IPSASB approves landmark social benefits accounting standard

6 Dec 18

The International Public Sector Accounting Standards Board has reached a “major milestone”, approving the standard on accounting for social benefits after 16 years of discussion.

On the first day of its quarterly meeting in Kuala Lumpur this week, the board accepted IPSAS 42. This outlines how governments should account for social benefits such as unemployment benefits and state pensions.

Board chair Ian Carruthers said approval marked a “major milestone” and “fills one of the key gaps in public sector accounting literature”.

He told PF International: “The long journey to approval is indicative of the strong and diverse views on recognising and measuring social benefits, as well as the rigorous due process necessary to develop high-quality standards.”



The board released exposure draft 63 for consultation in October last year and, in a first, included an alternative view reflecting the lack of consensus. This set out the reasons three dissenting board members had for deviating from the opinion of the majority.

Exposure draft 63 presented a single ‘recognition point’ for the liability presented by social benefits – when an individual becomes eligible for payments through for example retiring or becoming unemployed.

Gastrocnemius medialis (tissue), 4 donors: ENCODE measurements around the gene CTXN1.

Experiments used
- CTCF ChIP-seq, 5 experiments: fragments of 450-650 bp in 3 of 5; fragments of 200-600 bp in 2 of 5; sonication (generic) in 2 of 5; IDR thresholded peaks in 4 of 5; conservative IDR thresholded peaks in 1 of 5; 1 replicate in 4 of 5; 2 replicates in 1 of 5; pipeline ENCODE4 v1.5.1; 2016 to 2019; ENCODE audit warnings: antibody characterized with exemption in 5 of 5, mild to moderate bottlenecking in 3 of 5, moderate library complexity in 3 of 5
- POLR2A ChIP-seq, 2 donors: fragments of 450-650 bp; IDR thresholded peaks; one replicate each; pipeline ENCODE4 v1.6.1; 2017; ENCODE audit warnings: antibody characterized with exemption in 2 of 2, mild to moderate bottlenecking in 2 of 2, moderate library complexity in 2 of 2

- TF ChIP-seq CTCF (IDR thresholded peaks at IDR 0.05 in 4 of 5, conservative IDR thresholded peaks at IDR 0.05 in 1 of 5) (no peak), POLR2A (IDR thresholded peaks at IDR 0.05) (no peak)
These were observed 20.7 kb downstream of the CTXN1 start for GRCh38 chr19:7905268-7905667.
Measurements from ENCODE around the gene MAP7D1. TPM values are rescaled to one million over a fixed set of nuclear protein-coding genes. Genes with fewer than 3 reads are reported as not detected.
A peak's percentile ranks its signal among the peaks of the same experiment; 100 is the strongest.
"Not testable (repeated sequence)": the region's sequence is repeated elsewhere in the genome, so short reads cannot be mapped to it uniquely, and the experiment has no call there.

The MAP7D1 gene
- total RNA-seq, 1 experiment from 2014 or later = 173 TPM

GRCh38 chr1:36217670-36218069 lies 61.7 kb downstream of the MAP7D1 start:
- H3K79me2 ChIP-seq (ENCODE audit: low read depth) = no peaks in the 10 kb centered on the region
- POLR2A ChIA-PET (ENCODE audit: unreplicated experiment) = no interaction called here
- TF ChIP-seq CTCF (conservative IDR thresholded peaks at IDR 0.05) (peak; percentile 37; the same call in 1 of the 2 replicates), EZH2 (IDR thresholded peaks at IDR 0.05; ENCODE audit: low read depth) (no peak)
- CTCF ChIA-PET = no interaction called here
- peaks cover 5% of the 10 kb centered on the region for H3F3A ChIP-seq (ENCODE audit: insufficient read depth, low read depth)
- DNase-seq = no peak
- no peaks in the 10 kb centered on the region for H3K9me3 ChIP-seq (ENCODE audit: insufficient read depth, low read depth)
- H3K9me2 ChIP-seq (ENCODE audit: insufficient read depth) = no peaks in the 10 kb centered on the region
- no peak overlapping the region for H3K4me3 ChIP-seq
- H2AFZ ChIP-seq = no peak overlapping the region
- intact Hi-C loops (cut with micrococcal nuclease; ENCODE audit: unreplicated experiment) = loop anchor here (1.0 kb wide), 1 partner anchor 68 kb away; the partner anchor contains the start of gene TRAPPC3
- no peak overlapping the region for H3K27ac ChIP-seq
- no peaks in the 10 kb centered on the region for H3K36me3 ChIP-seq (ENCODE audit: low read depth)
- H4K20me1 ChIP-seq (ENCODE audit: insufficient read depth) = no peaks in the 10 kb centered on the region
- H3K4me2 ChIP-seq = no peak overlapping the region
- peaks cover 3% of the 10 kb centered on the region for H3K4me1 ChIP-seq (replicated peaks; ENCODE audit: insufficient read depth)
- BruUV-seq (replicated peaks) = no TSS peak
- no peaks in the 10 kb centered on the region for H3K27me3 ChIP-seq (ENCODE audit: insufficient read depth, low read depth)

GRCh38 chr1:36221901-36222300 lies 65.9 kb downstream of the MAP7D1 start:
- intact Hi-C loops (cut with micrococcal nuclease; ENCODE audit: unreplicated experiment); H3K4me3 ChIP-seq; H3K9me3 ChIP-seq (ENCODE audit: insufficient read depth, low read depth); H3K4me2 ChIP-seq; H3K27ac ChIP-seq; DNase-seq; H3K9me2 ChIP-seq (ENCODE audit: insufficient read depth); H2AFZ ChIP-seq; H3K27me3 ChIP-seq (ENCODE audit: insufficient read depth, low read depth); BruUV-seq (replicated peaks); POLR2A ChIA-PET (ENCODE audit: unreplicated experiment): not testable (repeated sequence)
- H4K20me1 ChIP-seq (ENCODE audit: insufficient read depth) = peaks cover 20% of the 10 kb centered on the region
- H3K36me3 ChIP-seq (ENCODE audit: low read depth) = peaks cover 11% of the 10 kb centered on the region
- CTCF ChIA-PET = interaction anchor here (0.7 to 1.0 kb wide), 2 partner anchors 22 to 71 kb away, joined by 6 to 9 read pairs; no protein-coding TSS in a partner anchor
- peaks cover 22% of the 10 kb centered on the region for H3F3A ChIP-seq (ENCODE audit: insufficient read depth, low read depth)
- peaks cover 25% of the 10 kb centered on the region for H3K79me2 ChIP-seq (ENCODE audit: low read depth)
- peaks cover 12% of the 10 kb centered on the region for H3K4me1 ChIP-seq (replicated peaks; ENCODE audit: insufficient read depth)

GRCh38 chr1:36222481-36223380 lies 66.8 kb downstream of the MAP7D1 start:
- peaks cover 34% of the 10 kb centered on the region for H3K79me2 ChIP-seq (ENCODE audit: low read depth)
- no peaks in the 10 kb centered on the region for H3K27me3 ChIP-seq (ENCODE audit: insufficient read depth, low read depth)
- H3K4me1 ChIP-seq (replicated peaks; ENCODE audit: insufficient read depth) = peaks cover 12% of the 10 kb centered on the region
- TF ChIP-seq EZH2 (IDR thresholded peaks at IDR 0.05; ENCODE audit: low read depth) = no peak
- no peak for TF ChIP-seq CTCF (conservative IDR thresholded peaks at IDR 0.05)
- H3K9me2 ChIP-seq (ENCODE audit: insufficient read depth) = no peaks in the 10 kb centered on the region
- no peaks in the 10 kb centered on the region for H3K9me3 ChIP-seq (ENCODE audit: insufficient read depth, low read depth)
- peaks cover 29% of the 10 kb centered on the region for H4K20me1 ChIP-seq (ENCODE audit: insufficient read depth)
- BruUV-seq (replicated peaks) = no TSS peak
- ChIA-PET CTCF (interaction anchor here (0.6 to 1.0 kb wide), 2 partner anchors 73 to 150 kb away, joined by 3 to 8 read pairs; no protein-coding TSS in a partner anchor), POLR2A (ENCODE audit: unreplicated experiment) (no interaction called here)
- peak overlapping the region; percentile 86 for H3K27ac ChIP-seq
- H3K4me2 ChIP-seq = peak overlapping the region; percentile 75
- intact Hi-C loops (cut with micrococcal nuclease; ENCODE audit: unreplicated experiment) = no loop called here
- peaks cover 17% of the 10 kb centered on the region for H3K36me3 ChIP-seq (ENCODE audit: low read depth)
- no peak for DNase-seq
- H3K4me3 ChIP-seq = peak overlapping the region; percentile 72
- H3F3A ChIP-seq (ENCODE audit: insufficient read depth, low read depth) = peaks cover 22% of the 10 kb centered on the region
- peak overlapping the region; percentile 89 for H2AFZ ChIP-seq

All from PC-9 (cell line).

But according to the alternative view, the ‘recognition point’ would be earlier, typically when people start working but before they are in receipt of the benefits.

At its June meeting, the board reviewed feedback received on the standard and agreed to go with the scope proposed – not the alternative view – but to clarify some definitions as some respondents said key terms needed to be clearer.

Paul Mason, principal and staff lead at the board, explained: “IPSAS 42 will be a cornerstone for governments to gain a more accurate view of the sustainability of their social benefits schemes.

“However, it will be important to complement the information generated by implementation of IPSAS 42 with longer-term projections.”

He added that the board provides additional guidance on reporting long-term sustainability in its Recommended Practice Guideline 1, Reporting on the Financial Sustainability of an Entity’s Finances.

Carruthers said the development was “a leap forward for global accrual-based public sector financial reporting”.

Last month, CIPFA and the International Federation of Accountants predicted two out of three governments around the world will shift to accrual-based accounting within the next five years.

Manj Kalar, public finance consultant, told PF International approval of IPSAS 42 “marks a huge shift in greater transparency and accountability”.

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